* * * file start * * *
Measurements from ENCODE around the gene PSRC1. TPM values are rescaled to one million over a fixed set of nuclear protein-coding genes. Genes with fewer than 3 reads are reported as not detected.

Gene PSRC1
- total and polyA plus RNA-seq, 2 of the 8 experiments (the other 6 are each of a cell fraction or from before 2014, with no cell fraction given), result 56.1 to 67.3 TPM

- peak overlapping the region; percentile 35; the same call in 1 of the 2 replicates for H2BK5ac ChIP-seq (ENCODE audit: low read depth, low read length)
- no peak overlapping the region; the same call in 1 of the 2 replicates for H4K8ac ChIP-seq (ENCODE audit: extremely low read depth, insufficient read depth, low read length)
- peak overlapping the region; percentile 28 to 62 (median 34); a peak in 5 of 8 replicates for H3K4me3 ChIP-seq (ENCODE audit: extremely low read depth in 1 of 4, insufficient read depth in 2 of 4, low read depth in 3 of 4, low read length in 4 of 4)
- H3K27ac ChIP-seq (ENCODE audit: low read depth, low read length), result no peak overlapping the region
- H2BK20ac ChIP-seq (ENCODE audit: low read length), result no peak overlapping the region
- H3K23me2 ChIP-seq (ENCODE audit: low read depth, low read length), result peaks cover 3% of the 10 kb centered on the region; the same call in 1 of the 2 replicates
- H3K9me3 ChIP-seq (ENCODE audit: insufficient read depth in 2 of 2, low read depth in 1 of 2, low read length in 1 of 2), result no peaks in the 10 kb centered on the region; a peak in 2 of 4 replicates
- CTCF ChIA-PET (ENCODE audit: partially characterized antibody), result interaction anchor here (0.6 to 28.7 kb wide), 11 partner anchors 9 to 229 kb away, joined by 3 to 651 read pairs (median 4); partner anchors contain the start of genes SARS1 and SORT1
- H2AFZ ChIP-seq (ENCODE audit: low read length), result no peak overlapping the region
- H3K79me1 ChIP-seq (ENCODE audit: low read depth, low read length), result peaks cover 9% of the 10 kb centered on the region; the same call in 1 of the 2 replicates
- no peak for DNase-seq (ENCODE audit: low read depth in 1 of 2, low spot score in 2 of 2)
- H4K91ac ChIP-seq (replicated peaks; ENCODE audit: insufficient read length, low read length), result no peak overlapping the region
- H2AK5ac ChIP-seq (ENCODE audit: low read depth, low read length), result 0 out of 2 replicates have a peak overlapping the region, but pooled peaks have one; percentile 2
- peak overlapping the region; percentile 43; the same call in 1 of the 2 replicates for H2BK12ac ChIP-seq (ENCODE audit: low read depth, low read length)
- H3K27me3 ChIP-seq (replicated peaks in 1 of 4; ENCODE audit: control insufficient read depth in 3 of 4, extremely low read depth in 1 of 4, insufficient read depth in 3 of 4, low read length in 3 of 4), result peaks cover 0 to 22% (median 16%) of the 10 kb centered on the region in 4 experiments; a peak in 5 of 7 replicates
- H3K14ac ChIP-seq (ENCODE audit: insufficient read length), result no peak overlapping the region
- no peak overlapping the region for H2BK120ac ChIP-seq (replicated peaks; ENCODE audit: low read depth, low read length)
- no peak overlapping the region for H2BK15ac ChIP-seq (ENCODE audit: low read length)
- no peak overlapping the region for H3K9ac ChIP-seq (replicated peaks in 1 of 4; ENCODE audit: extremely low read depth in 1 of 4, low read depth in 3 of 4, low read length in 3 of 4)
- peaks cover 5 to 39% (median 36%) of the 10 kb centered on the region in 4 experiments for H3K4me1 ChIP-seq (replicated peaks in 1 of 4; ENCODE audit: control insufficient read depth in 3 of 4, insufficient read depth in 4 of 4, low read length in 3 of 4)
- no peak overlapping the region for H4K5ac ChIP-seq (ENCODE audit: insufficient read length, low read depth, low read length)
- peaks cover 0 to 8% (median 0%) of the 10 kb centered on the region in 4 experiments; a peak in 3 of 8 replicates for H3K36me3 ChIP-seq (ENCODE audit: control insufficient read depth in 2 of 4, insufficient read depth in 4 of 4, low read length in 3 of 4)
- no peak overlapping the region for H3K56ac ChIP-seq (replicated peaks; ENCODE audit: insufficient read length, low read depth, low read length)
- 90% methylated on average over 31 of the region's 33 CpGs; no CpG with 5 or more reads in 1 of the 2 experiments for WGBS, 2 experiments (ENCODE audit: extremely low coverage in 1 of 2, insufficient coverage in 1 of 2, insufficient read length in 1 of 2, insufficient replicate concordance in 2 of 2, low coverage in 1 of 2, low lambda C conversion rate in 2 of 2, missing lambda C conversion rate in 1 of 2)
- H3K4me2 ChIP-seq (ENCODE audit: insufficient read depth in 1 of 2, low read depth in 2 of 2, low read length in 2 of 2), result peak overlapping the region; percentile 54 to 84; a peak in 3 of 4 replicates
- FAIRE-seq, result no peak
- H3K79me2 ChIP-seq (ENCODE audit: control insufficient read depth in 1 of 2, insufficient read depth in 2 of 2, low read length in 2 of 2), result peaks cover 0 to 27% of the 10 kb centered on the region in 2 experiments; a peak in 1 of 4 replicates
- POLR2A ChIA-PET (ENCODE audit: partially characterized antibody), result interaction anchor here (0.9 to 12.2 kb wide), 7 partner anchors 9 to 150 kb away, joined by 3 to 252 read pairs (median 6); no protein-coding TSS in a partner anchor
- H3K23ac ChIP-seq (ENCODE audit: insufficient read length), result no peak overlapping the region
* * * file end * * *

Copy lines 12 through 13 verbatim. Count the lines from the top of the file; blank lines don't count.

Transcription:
- H2AFZ ChIP-seq (ENCODE audit: low read length), result no peak overlapping the region
- H3K79me1 ChIP-seq (ENCODE audit: low read depth, low read length), result peaks cover 9% of the 10 kb centered on the region; the same call in 1 of the 2 replicates